Supernatural


Supernatural is my absolute favorite show. I love the concepts, I love how they don’t scare away from controversy, and I love the characters. Since the new season hasn’t started yet, I’ve been going back through all the old episodes. This is definitely one of those shows where you can get lost if you don’t remember something, so I figured I should reacquaint myself with the earlier seasons.

I’m now back to season 2, and I just watched episode 13. It’s about these people who’ve been committing murders. They turn themselves in claiming that an angel told them to do it. In the episode, Sam is convinced that they’re actually dealing with an angel, but Dean thinks it’s just a spirit. This episode has always resonated with me. Especially since it was released about 9 years ago and I’ve been an atheist for 10.

For those of you who don’t watch the show, Sam is the younger brother. He’s very smart and he’s the moral voice. He’s always asking whether or not what they are doing is right, and he does most of their research on whatever it is they are hunting. Dean sees things as more black and white. Things are either good or evil, human or not. Dean would rather shoot first and ask questions later. He’s also fairly smart, but he doesn’t value knowledge. He thinks that the only knowledge worth having is that which is absolutely necessary. He definitely can come across as proud of his ignorance.

Sam has always been my favorite character because he has the better personality. But Dean’s a better skeptic. Sam has a blind spot where religion is concerned, though his faith is pretty thoroughly destroyed in the fourth season. Sam and Dean hunt ghosts, werewolves, vampires, and even demons. Sam takes this as a sign that all lore is real. He’s willing to believe in all forms of supernatural. But Dean only believes in what he can see.

In this particular episode, Dean says that he loves his job is that it doesn’t require faith. He says that there is nothing looking out for him, there is no God, and there are no angels. This is a very rational view to take: they have no reason to believe that any of those things exist. They’ve seen demons, ghosts, werewolves, etc, but nothing particular to Christianity, or Yahweh. Nothing that couldn’t be explained without Christianity. Sam later reveals that his willingness to believe is out of fear.

Of course, Supernatural does eventually reveal that there are in fact angels and there may be a God. Dean still isn’t sure about God though, and is perfectly willing to kill God if he does exist. Sam is now less faithful, and he seems to be a better skeptic. But Dean still has him beat in that one area.

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8 responses to “Supernatural

  • johnspenn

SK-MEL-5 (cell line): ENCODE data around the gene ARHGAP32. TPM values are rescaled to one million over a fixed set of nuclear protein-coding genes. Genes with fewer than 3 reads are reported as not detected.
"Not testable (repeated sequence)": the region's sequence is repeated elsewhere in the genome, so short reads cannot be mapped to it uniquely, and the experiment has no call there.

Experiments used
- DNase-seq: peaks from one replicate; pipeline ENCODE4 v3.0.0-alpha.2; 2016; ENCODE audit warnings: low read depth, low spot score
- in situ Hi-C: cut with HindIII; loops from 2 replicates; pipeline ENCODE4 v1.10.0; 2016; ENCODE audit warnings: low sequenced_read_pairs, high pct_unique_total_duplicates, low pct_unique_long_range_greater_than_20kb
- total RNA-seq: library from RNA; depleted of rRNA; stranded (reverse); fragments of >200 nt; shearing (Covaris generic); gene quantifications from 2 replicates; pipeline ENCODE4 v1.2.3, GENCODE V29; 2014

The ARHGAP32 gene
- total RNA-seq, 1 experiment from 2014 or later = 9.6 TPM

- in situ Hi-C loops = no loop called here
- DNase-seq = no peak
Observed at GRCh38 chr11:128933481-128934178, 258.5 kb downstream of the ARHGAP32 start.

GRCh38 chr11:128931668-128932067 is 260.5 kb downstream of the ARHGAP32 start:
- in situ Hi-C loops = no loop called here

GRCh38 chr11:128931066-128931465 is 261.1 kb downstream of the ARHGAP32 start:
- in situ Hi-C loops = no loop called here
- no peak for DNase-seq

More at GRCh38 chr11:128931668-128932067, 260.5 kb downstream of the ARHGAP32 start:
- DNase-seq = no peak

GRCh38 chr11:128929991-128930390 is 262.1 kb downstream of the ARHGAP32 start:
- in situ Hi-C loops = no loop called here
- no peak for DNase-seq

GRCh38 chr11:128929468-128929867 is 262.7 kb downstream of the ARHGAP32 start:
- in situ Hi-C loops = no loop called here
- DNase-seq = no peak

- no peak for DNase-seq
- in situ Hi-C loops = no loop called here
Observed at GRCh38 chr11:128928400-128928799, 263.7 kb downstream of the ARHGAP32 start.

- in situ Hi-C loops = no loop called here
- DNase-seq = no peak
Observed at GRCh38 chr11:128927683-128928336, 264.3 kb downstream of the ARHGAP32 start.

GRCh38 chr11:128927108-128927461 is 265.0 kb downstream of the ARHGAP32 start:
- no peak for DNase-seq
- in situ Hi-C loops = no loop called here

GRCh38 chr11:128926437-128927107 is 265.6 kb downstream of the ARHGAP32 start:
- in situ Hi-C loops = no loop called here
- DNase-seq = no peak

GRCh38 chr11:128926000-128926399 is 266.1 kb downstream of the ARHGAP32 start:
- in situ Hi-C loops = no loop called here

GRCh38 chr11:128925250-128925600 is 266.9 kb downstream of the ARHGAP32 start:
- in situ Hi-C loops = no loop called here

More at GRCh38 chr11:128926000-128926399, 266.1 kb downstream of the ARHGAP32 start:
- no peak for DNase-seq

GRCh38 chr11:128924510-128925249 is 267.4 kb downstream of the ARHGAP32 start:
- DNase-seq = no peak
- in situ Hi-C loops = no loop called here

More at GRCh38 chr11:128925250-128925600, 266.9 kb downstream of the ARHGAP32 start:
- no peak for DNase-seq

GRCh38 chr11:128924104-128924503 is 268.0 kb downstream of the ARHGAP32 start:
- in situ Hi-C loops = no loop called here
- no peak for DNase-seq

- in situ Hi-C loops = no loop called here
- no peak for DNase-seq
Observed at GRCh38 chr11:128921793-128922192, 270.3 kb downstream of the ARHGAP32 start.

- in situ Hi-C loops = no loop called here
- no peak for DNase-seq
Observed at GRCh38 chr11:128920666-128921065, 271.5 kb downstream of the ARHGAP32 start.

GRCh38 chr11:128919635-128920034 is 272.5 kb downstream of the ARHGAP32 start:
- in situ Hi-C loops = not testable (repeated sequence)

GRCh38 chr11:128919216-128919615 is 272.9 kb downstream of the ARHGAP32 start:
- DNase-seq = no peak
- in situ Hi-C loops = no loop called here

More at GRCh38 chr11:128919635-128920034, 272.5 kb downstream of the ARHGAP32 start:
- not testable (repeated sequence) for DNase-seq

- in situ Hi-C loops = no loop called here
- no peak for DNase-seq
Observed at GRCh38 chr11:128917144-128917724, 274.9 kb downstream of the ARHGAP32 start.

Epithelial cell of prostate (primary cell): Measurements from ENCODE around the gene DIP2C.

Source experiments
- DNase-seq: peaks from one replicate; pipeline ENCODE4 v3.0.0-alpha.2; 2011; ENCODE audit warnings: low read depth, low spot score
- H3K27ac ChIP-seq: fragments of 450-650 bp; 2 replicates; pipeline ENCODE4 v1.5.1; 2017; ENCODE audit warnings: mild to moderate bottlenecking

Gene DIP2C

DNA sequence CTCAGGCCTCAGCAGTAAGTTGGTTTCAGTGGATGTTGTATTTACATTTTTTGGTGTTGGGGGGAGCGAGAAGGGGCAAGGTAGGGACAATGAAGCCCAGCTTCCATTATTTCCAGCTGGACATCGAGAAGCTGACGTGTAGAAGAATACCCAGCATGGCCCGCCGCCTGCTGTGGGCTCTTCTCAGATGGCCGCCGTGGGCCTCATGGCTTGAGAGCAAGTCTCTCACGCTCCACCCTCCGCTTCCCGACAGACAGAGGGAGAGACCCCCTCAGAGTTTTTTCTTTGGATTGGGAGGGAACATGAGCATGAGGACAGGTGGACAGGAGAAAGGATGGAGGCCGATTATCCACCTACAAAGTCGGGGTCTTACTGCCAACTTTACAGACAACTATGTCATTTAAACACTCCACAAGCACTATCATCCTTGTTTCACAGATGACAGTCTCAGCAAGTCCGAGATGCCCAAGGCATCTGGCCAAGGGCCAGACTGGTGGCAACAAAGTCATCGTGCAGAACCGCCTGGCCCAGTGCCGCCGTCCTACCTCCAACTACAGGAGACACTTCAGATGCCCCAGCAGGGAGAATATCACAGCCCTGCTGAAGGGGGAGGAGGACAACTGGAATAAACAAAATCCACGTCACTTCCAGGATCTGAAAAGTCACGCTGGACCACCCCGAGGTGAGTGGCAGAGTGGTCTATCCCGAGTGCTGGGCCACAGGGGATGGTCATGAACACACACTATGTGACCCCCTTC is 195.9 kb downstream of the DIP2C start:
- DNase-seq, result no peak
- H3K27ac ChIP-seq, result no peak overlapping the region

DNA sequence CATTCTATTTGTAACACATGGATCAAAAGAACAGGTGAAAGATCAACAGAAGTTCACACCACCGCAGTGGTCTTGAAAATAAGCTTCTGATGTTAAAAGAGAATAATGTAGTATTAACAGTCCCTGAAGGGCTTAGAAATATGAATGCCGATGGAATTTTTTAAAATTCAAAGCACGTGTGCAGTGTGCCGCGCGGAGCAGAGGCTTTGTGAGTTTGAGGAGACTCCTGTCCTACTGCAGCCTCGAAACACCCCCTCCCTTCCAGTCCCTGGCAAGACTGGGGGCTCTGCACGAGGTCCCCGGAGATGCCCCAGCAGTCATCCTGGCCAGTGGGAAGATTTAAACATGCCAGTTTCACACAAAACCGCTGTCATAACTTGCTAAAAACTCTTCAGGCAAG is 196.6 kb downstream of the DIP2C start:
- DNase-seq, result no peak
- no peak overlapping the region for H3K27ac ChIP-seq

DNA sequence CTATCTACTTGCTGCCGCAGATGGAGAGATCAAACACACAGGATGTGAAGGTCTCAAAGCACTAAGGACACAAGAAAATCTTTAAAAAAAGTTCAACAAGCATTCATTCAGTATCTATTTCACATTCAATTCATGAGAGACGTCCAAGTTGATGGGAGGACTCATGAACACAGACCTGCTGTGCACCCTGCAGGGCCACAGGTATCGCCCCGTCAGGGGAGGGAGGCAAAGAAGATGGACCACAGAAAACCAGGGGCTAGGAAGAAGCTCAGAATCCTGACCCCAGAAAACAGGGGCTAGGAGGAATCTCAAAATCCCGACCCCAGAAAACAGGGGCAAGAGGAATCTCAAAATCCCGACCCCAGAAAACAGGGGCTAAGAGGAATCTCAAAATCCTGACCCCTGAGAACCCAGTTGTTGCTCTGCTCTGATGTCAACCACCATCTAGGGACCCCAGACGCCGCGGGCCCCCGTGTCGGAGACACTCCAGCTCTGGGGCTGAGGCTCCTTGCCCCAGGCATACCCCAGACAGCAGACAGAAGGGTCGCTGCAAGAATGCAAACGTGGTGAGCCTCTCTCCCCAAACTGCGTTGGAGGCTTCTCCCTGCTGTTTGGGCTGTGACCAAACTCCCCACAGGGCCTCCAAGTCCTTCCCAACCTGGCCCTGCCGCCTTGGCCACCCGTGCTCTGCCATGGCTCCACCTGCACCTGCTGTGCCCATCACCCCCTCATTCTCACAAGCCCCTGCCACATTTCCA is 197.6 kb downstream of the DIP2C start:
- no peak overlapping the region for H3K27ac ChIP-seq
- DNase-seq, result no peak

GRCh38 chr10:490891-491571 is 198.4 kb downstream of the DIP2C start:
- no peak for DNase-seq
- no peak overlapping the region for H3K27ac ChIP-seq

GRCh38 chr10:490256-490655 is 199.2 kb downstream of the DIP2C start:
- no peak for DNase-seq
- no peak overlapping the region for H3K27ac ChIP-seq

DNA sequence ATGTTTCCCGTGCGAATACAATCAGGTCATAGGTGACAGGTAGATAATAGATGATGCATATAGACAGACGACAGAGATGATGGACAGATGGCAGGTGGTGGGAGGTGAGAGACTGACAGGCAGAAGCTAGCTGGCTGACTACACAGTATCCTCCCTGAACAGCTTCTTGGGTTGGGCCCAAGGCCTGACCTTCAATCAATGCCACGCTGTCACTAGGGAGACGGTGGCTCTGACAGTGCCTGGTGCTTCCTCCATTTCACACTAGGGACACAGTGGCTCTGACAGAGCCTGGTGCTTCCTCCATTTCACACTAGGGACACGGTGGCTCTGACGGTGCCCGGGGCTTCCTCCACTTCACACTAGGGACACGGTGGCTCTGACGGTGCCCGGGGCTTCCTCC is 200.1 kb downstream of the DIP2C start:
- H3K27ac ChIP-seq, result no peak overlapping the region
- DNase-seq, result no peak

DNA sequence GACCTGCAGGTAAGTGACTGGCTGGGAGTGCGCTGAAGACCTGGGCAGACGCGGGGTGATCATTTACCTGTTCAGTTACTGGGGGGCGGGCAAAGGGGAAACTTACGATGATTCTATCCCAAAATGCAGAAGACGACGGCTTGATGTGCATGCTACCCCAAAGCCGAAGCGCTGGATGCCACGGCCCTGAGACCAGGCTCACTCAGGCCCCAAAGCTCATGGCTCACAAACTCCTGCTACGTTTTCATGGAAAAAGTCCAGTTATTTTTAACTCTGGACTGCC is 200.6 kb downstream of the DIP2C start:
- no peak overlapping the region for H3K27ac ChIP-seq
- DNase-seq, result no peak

It’s really rather humorous to read as you discuss this show as if it had real theological implications. Is that what you’re saying?

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  • Daniel Cornwall

    I really appreciate Supernatural. I do find the show odd in the sense that once angels showed up the show was both iconoclastic and extremely fundamentalist. It’s iconoclastic in the sense that the idea of an absent God and the need to sometimes ally with demons against angels is abhorrent to a fundamentalist Christian.

    On the other hand, the show seems to accept a Young Earth. Cain was real. Heaven and Hell are real. Supernatural even buys into the idea that ALL pagan gods are evil eaters of human flesh, even when the lore says otherwise – i.e. odin.

    If angels as conventionally depicted by Christianity exist, I suspect they weep during most Supernatural shows where angels are featured, especially last season.

    I cannot wait for the new season.

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    • hessianwithteeth

      They don’t accept the young earth idea. In I think season 6, Cas makes a statement about watching fish crawl out of water. They’re also quite accurate about their pagan mythology: they only pick the pagan gods that actually demand blood sacrifices in the ways that they show. The writers do a lot of research.

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  • nikeyo

    I freaking love Supernatural. I’m on Dean’s team, personally. His skepticism, personality, and the plain omg-sexiness.

    When I started watching it as an Atheist and Bible B.A., I was just all drool. I nerded out so hard on all the imagery, the portrayal of Biblical characters, Jewish mysticism characters, and just everything. I was on cloud 9 geeking out, absorbing, and finding symbolism.

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